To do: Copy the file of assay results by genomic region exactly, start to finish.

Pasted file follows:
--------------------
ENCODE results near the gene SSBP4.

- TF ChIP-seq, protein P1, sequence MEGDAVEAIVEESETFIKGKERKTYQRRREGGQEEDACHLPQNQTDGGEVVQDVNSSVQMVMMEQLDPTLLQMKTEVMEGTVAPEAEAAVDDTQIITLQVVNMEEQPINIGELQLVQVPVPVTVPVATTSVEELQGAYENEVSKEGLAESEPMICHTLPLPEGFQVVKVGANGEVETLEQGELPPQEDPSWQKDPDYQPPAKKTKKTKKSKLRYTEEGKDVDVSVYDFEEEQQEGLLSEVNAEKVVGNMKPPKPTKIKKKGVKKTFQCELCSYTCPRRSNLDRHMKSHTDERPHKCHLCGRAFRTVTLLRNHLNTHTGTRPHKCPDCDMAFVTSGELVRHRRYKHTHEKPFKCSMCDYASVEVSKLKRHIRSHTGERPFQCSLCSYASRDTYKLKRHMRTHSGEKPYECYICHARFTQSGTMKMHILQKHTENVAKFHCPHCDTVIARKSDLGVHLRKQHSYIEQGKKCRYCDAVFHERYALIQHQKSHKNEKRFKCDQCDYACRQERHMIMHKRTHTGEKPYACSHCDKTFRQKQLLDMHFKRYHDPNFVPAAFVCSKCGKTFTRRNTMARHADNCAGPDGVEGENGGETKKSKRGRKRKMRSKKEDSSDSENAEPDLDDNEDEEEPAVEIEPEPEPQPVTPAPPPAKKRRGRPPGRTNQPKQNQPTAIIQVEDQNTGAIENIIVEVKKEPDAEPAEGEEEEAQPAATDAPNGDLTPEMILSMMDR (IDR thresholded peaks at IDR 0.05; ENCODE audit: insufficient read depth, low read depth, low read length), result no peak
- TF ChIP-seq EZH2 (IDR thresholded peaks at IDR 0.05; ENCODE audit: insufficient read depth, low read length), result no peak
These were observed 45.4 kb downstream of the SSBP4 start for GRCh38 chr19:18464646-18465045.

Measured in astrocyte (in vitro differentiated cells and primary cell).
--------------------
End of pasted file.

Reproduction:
ENCODE results near the gene SSBP4.

- TF ChIP-seq, protein P1, sequence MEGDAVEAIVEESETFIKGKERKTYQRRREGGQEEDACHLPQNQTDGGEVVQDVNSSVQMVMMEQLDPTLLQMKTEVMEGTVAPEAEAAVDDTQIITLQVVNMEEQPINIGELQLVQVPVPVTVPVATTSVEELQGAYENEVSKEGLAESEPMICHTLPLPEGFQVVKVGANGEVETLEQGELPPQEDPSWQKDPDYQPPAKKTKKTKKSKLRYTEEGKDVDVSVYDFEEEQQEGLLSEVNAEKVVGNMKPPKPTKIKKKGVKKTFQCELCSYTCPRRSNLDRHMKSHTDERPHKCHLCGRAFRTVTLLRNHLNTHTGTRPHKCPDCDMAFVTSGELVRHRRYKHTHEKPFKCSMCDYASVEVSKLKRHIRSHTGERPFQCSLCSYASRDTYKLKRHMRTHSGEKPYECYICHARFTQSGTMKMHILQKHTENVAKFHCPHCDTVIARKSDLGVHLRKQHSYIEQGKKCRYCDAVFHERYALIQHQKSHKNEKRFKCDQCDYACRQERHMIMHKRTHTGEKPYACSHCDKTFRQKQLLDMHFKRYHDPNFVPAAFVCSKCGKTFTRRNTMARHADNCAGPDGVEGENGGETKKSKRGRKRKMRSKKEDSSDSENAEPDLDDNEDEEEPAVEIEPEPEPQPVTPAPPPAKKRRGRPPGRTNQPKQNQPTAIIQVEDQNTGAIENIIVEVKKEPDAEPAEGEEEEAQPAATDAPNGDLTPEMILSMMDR (IDR thresholded peaks at IDR 0.05; ENCODE audit: insufficient read depth, low read depth, low read length), result no peak
- TF ChIP-seq EZH2 (IDR thresholded peaks at IDR 0.05; ENCODE audit: insufficient read depth, low read length), result no peak
These were observed 45.4 kb downstream of the SSBP4 start for GRCh38 chr19:18464646-18465045.

Measured in astrocyte (in vitro differentiated cells and primary cell).